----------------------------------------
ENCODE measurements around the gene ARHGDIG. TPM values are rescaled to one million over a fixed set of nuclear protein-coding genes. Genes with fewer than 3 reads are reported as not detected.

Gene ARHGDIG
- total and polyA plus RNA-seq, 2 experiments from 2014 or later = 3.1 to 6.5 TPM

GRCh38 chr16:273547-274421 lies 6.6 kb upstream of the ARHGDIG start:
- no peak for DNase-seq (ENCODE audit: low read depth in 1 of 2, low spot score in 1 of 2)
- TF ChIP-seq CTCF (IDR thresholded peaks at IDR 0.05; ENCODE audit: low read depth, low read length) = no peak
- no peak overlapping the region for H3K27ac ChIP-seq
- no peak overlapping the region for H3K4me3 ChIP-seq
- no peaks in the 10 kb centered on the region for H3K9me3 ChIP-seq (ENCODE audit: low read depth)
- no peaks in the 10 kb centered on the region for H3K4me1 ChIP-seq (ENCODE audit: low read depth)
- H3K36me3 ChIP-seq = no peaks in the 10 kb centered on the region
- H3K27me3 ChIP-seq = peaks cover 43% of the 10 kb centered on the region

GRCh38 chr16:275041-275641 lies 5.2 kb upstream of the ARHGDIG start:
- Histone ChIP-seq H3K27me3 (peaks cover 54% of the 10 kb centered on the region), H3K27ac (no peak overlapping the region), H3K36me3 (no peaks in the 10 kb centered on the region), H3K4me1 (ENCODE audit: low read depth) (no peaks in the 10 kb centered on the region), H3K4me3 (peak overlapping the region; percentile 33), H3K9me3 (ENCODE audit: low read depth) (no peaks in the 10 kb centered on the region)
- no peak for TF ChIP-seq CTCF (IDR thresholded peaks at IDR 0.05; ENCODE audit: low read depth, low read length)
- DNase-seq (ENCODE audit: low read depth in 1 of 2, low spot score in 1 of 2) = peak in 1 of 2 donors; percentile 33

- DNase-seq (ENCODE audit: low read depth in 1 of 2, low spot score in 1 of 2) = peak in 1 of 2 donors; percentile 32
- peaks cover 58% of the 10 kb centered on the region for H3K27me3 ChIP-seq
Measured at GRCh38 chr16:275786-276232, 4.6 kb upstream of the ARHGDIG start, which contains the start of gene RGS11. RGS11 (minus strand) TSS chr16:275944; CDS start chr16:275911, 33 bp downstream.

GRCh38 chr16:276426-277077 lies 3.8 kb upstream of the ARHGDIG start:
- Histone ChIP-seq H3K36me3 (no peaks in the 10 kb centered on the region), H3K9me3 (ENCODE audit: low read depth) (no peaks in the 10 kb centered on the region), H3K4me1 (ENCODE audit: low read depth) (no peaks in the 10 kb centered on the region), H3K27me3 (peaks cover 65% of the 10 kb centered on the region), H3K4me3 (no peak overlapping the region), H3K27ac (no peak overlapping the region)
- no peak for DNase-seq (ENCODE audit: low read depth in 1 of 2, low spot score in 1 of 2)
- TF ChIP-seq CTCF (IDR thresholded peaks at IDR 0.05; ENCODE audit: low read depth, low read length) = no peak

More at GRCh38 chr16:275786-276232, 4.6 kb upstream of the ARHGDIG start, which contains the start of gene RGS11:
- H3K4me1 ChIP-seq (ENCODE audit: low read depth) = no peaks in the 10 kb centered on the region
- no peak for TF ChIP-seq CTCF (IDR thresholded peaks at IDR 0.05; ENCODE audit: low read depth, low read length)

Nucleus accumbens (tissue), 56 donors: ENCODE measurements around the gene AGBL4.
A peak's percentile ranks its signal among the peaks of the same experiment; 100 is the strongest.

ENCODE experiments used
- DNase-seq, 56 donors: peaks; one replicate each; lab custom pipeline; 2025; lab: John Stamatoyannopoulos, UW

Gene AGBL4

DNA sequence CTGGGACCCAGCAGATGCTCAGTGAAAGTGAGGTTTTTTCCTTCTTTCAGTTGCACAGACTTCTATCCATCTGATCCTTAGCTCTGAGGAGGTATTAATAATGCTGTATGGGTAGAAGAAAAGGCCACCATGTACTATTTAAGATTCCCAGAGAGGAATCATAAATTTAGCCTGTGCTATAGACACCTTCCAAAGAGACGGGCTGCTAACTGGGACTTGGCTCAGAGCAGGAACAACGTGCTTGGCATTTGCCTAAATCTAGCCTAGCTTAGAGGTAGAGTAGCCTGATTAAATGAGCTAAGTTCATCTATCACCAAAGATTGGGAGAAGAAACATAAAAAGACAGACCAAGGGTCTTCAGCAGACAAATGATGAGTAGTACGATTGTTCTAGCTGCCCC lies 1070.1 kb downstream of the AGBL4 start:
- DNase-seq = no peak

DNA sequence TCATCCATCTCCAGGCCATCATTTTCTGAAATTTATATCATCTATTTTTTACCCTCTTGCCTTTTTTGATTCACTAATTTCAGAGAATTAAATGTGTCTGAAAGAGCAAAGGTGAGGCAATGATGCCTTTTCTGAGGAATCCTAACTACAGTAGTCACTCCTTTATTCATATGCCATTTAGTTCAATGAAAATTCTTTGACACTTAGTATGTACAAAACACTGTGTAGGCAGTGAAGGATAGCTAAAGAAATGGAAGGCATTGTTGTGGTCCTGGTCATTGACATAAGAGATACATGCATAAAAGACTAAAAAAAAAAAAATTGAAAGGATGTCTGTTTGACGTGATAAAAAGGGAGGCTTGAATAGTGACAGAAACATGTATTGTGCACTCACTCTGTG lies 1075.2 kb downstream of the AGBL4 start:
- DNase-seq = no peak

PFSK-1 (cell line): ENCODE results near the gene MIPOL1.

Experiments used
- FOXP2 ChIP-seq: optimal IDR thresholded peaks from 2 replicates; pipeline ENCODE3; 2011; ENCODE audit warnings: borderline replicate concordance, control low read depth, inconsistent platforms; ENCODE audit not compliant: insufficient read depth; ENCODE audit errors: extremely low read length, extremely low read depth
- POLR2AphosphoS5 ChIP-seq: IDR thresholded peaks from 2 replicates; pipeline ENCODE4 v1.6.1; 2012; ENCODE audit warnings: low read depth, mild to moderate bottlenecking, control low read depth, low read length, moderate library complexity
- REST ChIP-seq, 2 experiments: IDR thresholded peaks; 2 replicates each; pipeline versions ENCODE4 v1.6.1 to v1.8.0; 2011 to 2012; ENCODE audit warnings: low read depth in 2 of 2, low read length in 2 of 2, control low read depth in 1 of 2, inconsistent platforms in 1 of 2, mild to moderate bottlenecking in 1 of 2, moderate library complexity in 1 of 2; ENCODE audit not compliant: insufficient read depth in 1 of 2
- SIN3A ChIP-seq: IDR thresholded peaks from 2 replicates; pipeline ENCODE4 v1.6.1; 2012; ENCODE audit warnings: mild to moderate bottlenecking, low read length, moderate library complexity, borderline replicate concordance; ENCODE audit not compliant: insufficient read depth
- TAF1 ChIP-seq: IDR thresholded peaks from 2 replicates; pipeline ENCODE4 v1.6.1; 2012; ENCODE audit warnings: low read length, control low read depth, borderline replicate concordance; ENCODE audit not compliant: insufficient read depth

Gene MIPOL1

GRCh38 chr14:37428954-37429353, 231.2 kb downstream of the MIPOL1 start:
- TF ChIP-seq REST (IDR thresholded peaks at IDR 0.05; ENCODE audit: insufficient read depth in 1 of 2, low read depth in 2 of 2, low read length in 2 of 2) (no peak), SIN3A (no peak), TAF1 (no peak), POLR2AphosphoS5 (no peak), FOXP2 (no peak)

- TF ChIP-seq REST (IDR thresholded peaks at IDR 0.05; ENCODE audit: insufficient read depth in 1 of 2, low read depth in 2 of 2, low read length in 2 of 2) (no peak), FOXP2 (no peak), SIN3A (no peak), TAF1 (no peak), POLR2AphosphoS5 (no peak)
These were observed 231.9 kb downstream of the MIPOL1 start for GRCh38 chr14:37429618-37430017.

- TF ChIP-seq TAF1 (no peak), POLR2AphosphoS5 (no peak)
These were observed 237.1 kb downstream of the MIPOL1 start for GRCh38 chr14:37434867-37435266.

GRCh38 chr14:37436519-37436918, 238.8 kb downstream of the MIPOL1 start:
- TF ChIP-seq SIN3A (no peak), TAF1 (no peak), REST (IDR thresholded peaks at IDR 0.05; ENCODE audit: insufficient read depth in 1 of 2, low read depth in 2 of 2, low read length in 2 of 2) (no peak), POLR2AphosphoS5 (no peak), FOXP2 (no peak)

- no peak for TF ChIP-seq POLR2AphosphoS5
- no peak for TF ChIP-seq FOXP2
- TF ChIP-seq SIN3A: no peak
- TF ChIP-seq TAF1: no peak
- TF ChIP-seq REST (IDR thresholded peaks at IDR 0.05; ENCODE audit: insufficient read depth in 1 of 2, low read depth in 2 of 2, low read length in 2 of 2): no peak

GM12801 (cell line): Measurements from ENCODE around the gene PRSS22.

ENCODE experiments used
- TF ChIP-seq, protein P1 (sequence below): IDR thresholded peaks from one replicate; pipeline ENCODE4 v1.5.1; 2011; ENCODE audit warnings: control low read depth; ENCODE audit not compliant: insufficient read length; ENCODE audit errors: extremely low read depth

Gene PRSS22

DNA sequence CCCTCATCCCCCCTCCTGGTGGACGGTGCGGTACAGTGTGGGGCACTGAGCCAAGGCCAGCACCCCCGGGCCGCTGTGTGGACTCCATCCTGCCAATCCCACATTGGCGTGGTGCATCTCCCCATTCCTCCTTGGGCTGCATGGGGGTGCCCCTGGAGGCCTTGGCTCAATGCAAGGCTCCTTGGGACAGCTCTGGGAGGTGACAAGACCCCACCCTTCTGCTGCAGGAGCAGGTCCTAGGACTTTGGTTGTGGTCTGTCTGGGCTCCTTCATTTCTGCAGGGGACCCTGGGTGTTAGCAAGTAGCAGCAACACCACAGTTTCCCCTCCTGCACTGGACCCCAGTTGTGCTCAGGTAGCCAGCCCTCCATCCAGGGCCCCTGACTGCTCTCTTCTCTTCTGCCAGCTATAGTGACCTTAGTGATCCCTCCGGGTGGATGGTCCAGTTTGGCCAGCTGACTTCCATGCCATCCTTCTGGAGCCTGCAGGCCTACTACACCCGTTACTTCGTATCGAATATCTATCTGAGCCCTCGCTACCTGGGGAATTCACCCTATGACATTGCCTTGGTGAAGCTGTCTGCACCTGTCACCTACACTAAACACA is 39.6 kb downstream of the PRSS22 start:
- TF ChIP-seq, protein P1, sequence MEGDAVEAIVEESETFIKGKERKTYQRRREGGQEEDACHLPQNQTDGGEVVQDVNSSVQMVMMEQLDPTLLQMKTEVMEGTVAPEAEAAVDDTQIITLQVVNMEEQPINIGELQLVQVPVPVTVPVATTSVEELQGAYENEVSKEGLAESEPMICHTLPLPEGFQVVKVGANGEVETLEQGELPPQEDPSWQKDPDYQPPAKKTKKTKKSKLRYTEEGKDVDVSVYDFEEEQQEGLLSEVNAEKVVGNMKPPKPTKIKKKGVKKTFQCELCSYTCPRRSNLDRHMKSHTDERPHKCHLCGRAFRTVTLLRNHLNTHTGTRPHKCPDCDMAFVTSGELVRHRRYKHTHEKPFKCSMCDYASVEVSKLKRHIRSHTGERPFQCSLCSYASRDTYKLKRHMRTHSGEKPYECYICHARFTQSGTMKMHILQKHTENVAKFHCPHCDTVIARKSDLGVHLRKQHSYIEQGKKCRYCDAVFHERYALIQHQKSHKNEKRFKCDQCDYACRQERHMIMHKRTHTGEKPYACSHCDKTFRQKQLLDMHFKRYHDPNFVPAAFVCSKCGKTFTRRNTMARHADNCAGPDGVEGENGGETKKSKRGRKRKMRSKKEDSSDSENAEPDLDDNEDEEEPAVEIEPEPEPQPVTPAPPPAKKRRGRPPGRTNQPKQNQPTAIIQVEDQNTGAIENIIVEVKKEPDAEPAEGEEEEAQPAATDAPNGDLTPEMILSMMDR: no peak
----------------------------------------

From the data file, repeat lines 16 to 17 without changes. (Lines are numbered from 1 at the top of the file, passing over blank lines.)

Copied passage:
- DNase-seq (ENCODE audit: low read depth in 1 of 2, low spot score in 1 of 2) = peak in 1 of 2 donors; percentile 33

- DNase-seq (ENCODE audit: low read depth in 1 of 2, low spot score in 1 of 2) = peak in 1 of 2 donors; percentile 32